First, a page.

Welcome to Tennessee Governor's Academy

Program Description

 

The Tennessee Governor’s Academy for Mathematics and Science (TGA) closed on May 31, 2011 after serving four years as the state’s first residential specialty school.  Under the direction of the University of Tennessee’s nationally acclaimed College of Education, Health and Human Sciences (CEHHS), the students at TGA were exposed to an integrated curriculum combining the social sciences, language arts, and humanities presented through inquiry-based learning.  Students followed the University of Tennessee’s curriculum in Calculus, Physics, Matrix Algebra, Differential Equations, Biology, and Chemistry, totaling over 27 hours of college credit by the end of the Academy’s two-year program.  To synergize the students’ mathematics and science instruction with research, each student was paired with a scientist mentor at Oak Ridge National Laboratory (ORNL), the U.S. Department of Energy’s largest national laboratory, in areas such as Computational Sciences, Engineering, Biosciences, Environmental, and Chemical Sciences.

In January, 2010, TGA faculty, staff, and students were alerted that the Academy would be closing effective May 2011 due to state budget cuts.  TGA had been founded by former Governor Phil Bredesen, and its partners included the Tennessee Department of Education, the Tennessee School for the Deaf, Tennessee State Board of Education, UT CEHHS, UT College of Arts and Sciences, ORNL, and Oak Ridge Associated Universities.  TGA is the only state-supported, residential specialty mathematics and science school to close in the United States.  The 17 other state-supported residential mathematics and science schools (e.g. North Carolina School for Science and Mathematics; Illinois Mathematics and Science Academy) are still in operation.

Tennessee Governor's Academy

Established to educate students who are committed to their own education and have a passion for mathematics and science, the Tennessee Governor’s Academy for Mathematics and Science was the premier residential program in the state. Students at TGA recieved an educational experience that focused on inquiry, investigation, and research.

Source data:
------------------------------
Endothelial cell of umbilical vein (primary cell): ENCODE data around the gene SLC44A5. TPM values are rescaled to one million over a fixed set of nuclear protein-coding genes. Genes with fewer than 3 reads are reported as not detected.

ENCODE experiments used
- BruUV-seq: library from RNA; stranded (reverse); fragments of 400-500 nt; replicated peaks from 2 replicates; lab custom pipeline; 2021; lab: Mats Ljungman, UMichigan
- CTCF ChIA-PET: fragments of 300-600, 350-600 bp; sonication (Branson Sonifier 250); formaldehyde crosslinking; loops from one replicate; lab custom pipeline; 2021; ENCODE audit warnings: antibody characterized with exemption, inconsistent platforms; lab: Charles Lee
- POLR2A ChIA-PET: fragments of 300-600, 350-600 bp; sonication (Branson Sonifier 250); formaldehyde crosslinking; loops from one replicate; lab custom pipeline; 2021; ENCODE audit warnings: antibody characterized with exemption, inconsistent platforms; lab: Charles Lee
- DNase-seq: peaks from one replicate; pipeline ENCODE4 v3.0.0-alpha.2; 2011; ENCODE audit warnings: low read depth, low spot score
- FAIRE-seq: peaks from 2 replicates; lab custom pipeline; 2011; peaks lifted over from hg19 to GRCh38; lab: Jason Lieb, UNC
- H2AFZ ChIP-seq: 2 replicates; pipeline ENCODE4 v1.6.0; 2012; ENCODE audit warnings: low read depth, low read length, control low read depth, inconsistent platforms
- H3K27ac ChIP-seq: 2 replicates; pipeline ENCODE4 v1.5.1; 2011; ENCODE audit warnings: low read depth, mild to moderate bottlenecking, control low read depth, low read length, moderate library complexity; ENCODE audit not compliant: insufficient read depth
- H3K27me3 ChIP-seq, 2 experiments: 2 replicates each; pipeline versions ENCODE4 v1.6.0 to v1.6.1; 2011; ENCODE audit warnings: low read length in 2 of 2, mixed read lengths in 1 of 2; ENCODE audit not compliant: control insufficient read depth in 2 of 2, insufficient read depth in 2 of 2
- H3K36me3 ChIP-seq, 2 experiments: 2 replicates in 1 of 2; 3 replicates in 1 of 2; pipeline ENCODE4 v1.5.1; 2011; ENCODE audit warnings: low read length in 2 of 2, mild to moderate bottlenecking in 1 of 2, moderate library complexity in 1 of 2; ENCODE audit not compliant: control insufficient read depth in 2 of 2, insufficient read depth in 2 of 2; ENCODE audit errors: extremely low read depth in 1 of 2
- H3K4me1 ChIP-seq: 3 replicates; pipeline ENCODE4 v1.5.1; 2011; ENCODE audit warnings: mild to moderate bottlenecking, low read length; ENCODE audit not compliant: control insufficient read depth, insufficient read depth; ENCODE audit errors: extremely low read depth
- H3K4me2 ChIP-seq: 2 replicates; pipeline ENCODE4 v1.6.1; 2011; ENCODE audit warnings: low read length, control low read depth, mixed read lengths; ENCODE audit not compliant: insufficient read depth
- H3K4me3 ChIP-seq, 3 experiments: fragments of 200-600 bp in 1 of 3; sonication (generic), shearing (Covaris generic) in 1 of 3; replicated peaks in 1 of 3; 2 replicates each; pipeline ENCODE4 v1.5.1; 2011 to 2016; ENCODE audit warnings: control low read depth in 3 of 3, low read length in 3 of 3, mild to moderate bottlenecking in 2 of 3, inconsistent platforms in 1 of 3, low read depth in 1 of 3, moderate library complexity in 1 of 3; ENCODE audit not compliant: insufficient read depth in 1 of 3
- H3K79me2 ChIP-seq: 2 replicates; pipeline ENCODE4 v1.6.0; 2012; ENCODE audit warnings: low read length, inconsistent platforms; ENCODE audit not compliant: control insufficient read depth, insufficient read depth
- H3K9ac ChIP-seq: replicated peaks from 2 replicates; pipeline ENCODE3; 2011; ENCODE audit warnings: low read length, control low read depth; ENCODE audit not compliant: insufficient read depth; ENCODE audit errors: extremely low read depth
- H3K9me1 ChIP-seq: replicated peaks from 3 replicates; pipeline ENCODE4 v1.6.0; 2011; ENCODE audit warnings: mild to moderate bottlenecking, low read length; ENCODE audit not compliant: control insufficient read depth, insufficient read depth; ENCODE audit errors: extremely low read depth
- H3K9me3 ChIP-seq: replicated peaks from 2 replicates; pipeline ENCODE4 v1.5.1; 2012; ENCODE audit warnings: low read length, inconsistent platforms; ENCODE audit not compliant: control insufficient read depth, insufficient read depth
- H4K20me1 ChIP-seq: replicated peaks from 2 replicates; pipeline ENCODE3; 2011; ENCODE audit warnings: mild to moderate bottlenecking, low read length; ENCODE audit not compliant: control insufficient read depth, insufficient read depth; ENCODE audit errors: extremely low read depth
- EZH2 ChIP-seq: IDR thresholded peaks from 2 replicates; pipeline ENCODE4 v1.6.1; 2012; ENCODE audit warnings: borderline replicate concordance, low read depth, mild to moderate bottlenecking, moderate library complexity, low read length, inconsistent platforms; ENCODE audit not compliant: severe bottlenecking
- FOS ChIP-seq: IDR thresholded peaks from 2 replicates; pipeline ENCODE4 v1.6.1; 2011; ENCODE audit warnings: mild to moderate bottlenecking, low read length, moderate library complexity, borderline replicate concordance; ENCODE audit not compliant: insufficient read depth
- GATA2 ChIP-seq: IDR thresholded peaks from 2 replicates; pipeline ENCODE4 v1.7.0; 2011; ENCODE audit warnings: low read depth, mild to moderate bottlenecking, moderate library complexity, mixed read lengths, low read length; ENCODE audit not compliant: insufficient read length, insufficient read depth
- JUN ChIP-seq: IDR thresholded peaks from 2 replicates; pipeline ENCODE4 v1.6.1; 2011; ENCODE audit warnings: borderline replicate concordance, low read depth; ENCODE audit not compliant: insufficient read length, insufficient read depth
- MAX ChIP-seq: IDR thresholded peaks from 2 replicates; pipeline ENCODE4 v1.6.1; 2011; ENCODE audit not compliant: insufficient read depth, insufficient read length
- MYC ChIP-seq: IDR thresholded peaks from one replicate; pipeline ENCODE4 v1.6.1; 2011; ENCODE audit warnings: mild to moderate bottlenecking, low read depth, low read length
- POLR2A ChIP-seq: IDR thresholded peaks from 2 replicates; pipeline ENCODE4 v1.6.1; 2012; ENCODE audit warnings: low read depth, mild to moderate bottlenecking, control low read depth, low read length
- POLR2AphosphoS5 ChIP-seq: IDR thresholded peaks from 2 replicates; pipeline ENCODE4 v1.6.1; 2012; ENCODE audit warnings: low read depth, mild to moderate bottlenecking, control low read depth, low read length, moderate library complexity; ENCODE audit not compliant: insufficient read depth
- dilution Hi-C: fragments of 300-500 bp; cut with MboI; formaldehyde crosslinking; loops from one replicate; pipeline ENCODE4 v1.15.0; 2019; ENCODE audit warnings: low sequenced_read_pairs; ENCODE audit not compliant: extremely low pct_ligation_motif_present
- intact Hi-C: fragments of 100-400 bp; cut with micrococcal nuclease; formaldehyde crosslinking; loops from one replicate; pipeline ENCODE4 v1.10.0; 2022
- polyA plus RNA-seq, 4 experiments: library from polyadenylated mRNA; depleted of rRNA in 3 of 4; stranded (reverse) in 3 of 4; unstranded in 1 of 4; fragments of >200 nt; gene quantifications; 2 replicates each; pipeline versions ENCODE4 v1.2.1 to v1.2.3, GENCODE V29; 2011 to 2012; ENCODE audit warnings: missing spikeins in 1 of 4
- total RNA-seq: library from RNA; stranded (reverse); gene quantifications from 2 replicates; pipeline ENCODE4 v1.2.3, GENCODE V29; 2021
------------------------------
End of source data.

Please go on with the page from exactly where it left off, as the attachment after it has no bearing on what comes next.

The mission of TGA was to provide a challenging educational opportunity for students seeking to pursue studies in science and mathematics. Our goal was to increase the number of students in Tennessee pursuing degrees in science, technology, engineering, and mathematics (STEM) by providing advanced coursework and research opportunities.

Students at the Academy were selected from across the state and were expected to be prepared to positively contribute to our demanding and dynamic learning community. Governor Phil Bredesen, in partnership with the University of Tennessee, was dedicated to creating the most interesting and challenging learning environment possible in order to create global citizens who will make contributions in STEM fields that will benefit not only the state of Tennessee, but also reach the world.

Admission to TGA

Admission to the Academy was highly selective. Paramount to the recruiting and application process was that admitted TGA students represent the Grand Divisions of Tennessee (East, Middle, and West) as well as its regional, ethnic, and socioeconomic diversity. The Admissions Committee at TGA used the following four factors during the applicant screening process:  (1) recent standardized test scores (PLAN, ACT, PSAT, or SAT), (2) grade point average of mathematics, science, and English classes in 9th and 10th grades, (3) teacher and administrator recommendations, and (4) student essays.  Students successfully completed two years at TGA in order to graduate.  Every fall semester a new class of incoming juniors joined a class of returning seniors.  The table below shows admissions data for the three graduating classes of 2009, 2010, and 2011.

Cohorts

Number in Cohort

Males/
Females

Minority
Population

Nonmetro Students

PLAN
Composite
Mean at Admission

PLAN
Math
Mean

PLAN
Science
Mean

Class of 2011

29

16/13

44.8%

31.0%

23.8

25.1

24.4

Class of 2010

30

15/15

16.6%

26.7%

23.9

24.9

22.9

Class of 2009

24

12/12

29.2%

29.2%

23.7

25.6

24.9